Five financial mini-challenges to whoop your finances into shape
As some of you know, I have entertained an internship in finance for the last nine months at an incubator (also known as a co-working space, similar to WeWork). This past Monday was my last day, and I’m incredibly grateful for the lessons I’ve learned in my work with their accounting team.
My responsibilities included invoicing, credit card reconciliation, and digital expense archiving for the organization and their contributing members. While my work was geared towards examining and recording the monthly expenses of organizations with multiple employees, many of the lessons I learned can be applied on an individual scale to increase one’s financial literacy and saving potential.
As someone with a passion for personal finance, yet with no formal education on the subject, this was and continues to be very exciting. From fashion to finance to fucking, there’s just something about the letter “F” that keeps me inspired. Currently, I am in the process of saving ardently for property, and it has inspired me to employ mini-financial challenges in my day-to-day life. The following challenges can be applied by anyone with a keen interest in reducing their debt, increasing their credit score, and becoming Frugal-As-Fuck. None of the following strategies focus on how to increase your income. Rather, these challenges help you to make the most of your current income. Without further ado, here are five strategies to help you succeed in attainting your financial goals.
1. Go Card-less One Day a Week
This first strategy was actually a game I would play with myself while in Fashion school. On campus, it was very easy to join in on an impromptu Tim Hortons coffee run or lunch with peers. The problem is that these seemingly innocent social purchases can become routine, and while not large expenses, they accumulate quickly. Before you know it, your credit card bill is higher than you expected, yet you can’t seem to remember why. Coffee breaks are fun though- and who wants to feel left out? My suggestion is: choose one day a week where you keep your debit and credit cards at home, and carry a small amount of “emergency” cash (enough for a cab ride home if you’re feeling ill and can’t take public transportation home). What this does: you have a polite way of excusing yourself from social spending- you can’t spend what you don’t have, and I found that no one took it personally if I just wanted to come along for the stroll after hours of sewing. And by doing this once a week, it’s not as difficult as trying to go card-less for an entire week straight. As a weekly routine, you might surprise yourself with how much you can save by forgoing impromptu spending 52 days a year, particularly when you factor in the interest rate from credit cards, or overdraft fees with debit accounts. Put simply, it’s easier to not do something when you actually can’t.
A tactic shared with me by a friend, fiver is easy, cumulative, and works well for anyone who’s income is completely or partially cashed-based. This is how it works: every time you break a larger bill, tuck your five dollar bills away, in a safe compartment in your wallet to be transferred to a safe or piggy bank at home. I suggest avoiding putting this into your checking account, where the fives will be absorbed and loose their tactile visibility, plus then they become spendable.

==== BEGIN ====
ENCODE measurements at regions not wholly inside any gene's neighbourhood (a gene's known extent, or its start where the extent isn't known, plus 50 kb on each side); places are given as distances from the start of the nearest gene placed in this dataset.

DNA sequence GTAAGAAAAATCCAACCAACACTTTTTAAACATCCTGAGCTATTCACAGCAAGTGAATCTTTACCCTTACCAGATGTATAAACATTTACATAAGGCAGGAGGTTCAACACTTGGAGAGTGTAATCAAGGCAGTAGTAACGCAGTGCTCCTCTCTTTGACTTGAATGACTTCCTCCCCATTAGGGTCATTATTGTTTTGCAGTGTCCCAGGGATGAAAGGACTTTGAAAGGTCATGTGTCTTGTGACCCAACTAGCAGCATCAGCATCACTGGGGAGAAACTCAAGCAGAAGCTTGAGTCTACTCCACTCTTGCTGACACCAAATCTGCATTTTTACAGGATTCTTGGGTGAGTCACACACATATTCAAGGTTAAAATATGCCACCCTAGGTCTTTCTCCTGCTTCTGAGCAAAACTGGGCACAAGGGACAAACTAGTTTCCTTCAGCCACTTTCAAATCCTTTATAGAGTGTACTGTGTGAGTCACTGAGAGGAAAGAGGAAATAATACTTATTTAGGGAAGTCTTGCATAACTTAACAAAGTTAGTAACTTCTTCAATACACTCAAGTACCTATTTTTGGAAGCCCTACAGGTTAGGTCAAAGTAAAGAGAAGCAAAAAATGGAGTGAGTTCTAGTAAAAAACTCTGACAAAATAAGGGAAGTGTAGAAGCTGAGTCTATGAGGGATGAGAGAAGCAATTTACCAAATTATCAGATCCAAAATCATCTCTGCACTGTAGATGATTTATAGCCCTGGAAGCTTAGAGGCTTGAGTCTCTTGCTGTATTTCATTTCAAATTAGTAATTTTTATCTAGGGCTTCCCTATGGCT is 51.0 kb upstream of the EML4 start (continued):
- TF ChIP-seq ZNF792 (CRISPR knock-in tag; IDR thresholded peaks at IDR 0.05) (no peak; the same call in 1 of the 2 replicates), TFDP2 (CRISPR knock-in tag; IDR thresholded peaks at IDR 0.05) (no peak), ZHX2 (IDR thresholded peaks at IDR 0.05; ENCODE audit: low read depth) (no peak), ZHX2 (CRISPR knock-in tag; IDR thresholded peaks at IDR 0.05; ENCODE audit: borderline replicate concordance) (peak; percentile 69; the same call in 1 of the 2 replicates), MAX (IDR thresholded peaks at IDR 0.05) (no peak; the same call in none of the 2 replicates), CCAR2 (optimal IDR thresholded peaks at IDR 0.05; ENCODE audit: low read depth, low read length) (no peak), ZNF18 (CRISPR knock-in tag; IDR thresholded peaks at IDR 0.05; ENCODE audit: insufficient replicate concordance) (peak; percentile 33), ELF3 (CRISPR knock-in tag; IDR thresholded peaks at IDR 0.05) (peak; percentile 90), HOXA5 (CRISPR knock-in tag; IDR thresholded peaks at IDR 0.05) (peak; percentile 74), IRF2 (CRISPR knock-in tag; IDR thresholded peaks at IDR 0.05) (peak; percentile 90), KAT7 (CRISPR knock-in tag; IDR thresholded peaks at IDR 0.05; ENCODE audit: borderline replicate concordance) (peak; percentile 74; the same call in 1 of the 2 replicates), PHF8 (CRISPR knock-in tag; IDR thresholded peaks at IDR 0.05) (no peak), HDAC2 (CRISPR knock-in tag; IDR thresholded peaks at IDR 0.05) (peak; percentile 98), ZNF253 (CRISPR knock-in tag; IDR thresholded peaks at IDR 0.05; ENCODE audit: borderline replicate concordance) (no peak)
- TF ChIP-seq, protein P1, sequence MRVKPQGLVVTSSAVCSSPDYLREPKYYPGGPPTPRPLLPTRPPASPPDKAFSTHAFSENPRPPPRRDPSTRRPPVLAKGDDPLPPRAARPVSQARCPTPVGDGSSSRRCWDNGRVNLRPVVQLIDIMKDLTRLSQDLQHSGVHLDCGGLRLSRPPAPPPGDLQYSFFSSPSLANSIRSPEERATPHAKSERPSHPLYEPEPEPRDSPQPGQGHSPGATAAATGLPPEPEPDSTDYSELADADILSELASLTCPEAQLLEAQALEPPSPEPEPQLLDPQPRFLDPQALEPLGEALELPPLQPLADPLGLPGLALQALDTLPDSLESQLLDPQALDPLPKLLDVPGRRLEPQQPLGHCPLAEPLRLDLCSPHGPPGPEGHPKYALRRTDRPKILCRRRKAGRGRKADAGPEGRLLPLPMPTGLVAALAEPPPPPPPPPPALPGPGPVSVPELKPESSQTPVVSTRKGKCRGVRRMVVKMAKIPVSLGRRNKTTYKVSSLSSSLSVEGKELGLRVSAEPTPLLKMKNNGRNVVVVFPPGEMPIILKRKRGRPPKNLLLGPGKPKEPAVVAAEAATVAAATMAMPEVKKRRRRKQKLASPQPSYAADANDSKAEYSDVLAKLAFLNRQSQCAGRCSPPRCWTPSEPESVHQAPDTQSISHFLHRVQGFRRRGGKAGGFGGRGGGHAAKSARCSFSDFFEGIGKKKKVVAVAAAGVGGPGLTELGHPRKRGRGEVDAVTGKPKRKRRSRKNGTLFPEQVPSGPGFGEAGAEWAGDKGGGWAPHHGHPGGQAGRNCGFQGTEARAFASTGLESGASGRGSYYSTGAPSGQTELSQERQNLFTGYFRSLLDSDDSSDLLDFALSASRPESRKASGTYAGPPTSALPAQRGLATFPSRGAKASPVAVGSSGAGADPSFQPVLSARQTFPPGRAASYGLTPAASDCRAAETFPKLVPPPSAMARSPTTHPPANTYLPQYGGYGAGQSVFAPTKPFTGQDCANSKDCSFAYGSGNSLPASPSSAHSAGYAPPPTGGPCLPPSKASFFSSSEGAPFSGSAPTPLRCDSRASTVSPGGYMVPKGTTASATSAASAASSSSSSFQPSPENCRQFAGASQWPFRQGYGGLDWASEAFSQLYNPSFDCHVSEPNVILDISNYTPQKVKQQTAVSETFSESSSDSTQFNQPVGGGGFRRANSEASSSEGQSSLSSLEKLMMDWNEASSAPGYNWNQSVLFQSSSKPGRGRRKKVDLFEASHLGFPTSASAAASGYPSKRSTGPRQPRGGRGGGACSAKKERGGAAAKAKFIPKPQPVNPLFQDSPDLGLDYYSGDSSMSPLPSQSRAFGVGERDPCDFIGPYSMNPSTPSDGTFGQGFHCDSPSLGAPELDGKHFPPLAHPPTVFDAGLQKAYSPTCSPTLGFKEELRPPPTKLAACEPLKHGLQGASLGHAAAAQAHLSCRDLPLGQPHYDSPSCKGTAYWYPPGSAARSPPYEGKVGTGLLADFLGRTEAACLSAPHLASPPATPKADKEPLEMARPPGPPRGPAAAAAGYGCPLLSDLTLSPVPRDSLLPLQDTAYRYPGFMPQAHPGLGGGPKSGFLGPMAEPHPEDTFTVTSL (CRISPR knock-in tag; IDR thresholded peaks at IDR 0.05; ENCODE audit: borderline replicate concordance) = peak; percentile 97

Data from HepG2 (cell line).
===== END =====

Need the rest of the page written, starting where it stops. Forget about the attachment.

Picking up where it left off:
The harder part of this challenge: DO NOT TOUCH THESE FIVES. A way of staying motivated through this challenge is to set a goal that excites you. Some common examples include saving for a vacation, for a spa day, for that must-have tech item, or for establishing a gift budget for holidays so that you aren’t caught off guard when shopping for your loved ones. A close friend of mine has been using this strategy and found herself with close to $500 after a month and a half. This is also a great way to kick-start an emergency fund (1,000.00 is a commonly-recommended figure for this) for when life sucks.
3. Automatic Saving: hide your money from yourself
If you are paid by direct-deposit or via paycheque on a regular basis, this is the tool for you. Decide on a manageable amount to save once every pay day (for this example, assume you are being paid twice monthly). It can be more modest to start, like $20-$30/paycheque, and grow when you become more comfortable with having less fluid capital, or get a raise. Set up a recurring automatic transfer from your checking account for this amount, and schedule for the day after you are paid. I recommend transferring to a Tax Free Savings Account (TFSA), or for those who are ambitious, to a Registered Retirement Savings Plan (RRSP). Both are fairly simple to set up at your bank in person or over the phone. If you bank with an online institution, such as Tangerine, you can set one up from the comfort of the seat behind your computer. While you can easily transfer to and from a TFSA, it’s not so for an RRSP- there are penalties on withdrawing money early since withdrawals are taxable (the exception being for first time home-buyers who are applying their withdrawal to their real estate purchase).